The Five Senses of Meetings: Make Your Meetings More Tactile

Tickle Your Guests’ Delight by Adding Tactile Activities to Your Events.

You want your meetings to touch your attendees’ lives. One way to do that? Have them touch the world around them.

Adding tactile activities to your meetings can help make the event indelible in your attendees’ minds. The sense of touch is one of the first sensory systems that evolved in humans, so it’s hardwired to our memory banks in a way that other activities—say, reading a bunch of materials—aren’t.

It’s also just plain fun to touch things. (Are attendees at promotional events ever more engaged than when they have a chance to hold a new, long-awaited product in their hands?) Read on for actionable ways to bring a touch of the tactile to your events.

For ways to bring the other senses into your events, visit the other articles in this series: sight, sound, taste, and smell.

Make your swag touch-friendly

By its nature, swag bags are tactile—you’re asking attendees to carry around something physical when they pick up a gift bag. Make that more useful to attendees by including “please touch” gifts, such as a notebook with a fuzzy or textured cover or a fidget toy. You can take it a step further by including a small card explaining why you chose those items: Taking notes by hand helps with memory retention because of its physical nature, and fidget toys can help people harness attention.

Enable haptics

Know that feeling when your phone buzzes in your pocket? Use that sensation in your favor to guide attendees within your venue. If your audience is tech-savvy, or demographically likely to have embraced the Apple Watch, they may be willing to download apps or enable features that issue haptic reminders when certain events happen—say, when they approach a meeting spot with a particularly cool offering.

Create an immersive experience—literally

The draw of “immersive experiences” is that they create a wholly different environment for attendees. But you can take it literally and physically immerse your attendees in a sensation shift. Start by playing with temperature, as found at an August promotional event that deployed snow machines and an ice bar. Too much hassle? Even “immersing” your guests’ hands in a temperature shift can evoke the same shift in sensation—one liquor brand had attendees reach through vapor to grab an ice-cold drink. Not enough for ambitious planners? Ball pits don’t have to be just for kids.

Give attendees a tactile experience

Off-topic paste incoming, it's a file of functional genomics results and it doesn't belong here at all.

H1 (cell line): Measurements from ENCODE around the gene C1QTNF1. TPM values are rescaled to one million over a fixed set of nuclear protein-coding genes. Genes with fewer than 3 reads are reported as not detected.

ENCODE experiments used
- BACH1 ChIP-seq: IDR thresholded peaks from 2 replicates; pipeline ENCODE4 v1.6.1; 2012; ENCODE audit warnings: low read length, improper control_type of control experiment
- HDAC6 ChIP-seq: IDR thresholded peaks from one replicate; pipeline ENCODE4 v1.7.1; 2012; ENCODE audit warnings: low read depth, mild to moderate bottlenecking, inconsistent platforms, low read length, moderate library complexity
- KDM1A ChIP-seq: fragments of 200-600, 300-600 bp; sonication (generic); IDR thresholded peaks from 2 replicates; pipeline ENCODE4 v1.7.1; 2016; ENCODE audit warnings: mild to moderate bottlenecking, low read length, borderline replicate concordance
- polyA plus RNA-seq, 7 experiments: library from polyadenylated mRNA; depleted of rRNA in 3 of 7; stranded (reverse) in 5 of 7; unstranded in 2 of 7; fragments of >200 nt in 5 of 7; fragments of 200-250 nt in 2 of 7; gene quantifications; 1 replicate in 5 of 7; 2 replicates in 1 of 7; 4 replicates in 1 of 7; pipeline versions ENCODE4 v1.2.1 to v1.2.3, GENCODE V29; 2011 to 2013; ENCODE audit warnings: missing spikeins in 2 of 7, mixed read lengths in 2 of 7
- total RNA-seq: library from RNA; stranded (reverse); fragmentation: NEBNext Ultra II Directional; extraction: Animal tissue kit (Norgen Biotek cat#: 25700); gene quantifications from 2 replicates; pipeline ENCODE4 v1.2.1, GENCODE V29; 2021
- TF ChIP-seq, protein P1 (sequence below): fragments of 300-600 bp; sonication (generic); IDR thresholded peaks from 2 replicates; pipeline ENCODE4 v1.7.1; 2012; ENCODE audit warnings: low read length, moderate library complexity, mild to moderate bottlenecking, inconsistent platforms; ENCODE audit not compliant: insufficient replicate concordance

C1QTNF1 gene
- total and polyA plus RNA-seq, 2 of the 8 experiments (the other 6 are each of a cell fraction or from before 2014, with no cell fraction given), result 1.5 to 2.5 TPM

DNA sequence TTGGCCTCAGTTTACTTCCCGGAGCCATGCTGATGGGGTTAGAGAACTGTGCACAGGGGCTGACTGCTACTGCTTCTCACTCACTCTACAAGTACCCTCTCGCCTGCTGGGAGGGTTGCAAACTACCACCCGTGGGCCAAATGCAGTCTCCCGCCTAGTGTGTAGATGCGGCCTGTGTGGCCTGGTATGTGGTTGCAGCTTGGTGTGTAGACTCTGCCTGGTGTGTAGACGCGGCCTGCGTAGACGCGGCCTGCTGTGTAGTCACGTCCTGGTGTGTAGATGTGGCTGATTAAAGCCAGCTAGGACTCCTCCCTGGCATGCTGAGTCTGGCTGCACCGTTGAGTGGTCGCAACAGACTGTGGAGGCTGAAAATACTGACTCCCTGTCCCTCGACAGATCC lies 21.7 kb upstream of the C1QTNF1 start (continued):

Most of the sensory tips here are about your attendees touching something—but humans crave being touched too. Small luxuries are one place to start, such as chair massages, reflexology stations, and manicure booths. Depending on the vibe of the event, you could even have a “braid bar” for hair braiding, or a head massage booth for a touch of tactile ASMR (autonomous sensory meridian response, aka “the tingles”). Remember that it’s not just about having a spa service; being touched is about human connection. Folk dance usually involves holding hands or linking arms, and can create a memorable opening or closing event. Just make sure to keep any hands-on events optional and particularly professional in nature, and to have hand sanitizer at the ready.

Break the ice

A good icebreaker can go a long way toward cementing groups. Having an activity that involves the hands can be helpful for shy attendees, allowing them to participate without fearing that they’ll be put on the spot. You can have people get their hands dirty with a group gardening workshop, kinetic sand sculptures, or group decoration of an item that serves as a centerpiece for the event (like this oversized shoe). Or just set up a crafts event, such as a booth for making cellphone straps like a recent beauty event did. Bonus points for tying the hands-on activity to the purpose of your meeting, as with the DIY graffiti wall for the opening of the Universal Hip Hop Museum in New York City. Another option that’s more explicitly geared to prime tactile sensations is to set up a guessing game, where participants are blindfolded and then handle various objects, both common (an orange, grains of rice) and uncommon (windup chattering teeth, wooden shoes), and guess what they are.